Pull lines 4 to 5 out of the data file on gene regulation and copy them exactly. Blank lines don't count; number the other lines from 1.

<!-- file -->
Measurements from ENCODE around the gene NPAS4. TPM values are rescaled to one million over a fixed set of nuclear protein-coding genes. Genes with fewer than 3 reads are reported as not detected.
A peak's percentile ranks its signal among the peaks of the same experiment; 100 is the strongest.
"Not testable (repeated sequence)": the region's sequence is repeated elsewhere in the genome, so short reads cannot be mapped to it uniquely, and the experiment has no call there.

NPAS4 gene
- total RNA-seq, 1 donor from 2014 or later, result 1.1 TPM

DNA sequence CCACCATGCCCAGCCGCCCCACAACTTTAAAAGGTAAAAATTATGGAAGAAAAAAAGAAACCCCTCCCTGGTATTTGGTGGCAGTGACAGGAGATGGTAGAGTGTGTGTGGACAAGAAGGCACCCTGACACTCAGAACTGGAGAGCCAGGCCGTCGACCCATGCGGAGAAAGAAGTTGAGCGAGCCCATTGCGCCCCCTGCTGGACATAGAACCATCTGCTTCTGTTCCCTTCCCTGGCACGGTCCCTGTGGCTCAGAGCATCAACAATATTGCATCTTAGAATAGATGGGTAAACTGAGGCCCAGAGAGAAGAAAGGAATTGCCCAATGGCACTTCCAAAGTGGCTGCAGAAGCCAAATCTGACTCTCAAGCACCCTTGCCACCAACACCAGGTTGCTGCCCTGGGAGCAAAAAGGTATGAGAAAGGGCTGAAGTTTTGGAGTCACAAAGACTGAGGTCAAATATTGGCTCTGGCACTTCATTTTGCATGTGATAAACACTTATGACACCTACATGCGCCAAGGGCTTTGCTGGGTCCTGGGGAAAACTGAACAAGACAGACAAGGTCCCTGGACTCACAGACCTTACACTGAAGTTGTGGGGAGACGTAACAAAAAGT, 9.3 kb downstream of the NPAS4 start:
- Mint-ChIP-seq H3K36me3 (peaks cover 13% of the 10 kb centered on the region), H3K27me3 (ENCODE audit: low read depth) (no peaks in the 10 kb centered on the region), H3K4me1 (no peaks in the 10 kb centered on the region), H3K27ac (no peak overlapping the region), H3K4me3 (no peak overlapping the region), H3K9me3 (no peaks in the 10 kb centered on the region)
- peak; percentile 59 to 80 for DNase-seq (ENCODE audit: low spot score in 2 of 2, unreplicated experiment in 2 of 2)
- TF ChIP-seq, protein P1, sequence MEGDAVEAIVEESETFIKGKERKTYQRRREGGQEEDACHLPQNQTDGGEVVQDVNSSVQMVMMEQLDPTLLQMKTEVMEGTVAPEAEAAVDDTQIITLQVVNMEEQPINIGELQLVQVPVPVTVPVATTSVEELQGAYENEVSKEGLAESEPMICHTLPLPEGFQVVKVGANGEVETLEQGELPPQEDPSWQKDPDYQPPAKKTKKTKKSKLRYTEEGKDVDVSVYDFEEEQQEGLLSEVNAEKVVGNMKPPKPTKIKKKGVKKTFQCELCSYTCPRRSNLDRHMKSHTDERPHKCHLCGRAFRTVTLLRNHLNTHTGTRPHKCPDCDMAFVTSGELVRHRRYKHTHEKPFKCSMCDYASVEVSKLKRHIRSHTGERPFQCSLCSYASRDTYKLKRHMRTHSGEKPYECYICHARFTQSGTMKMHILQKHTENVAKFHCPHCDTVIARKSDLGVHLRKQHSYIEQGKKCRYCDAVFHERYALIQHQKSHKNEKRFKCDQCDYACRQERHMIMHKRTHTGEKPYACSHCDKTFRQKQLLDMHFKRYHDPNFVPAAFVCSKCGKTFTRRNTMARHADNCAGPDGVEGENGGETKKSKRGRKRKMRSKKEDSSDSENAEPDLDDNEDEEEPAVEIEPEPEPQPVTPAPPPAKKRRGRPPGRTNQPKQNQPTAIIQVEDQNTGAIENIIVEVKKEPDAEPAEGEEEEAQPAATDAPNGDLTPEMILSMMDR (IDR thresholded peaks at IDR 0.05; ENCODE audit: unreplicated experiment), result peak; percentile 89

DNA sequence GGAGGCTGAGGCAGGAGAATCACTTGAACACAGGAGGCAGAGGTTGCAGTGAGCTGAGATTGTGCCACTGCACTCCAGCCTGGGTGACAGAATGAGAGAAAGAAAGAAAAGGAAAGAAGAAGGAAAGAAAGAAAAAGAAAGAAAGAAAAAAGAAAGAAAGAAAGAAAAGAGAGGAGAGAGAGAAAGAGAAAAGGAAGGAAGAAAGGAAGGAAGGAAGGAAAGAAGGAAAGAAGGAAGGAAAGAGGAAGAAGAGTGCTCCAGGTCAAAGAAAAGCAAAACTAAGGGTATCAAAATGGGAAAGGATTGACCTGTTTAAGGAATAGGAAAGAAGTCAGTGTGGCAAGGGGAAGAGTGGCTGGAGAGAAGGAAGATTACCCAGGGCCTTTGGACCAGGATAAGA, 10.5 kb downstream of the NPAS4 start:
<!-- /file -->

NPAS4 gene
- total RNA-seq, 1 donor from 2014 or later, result 1.1 TPM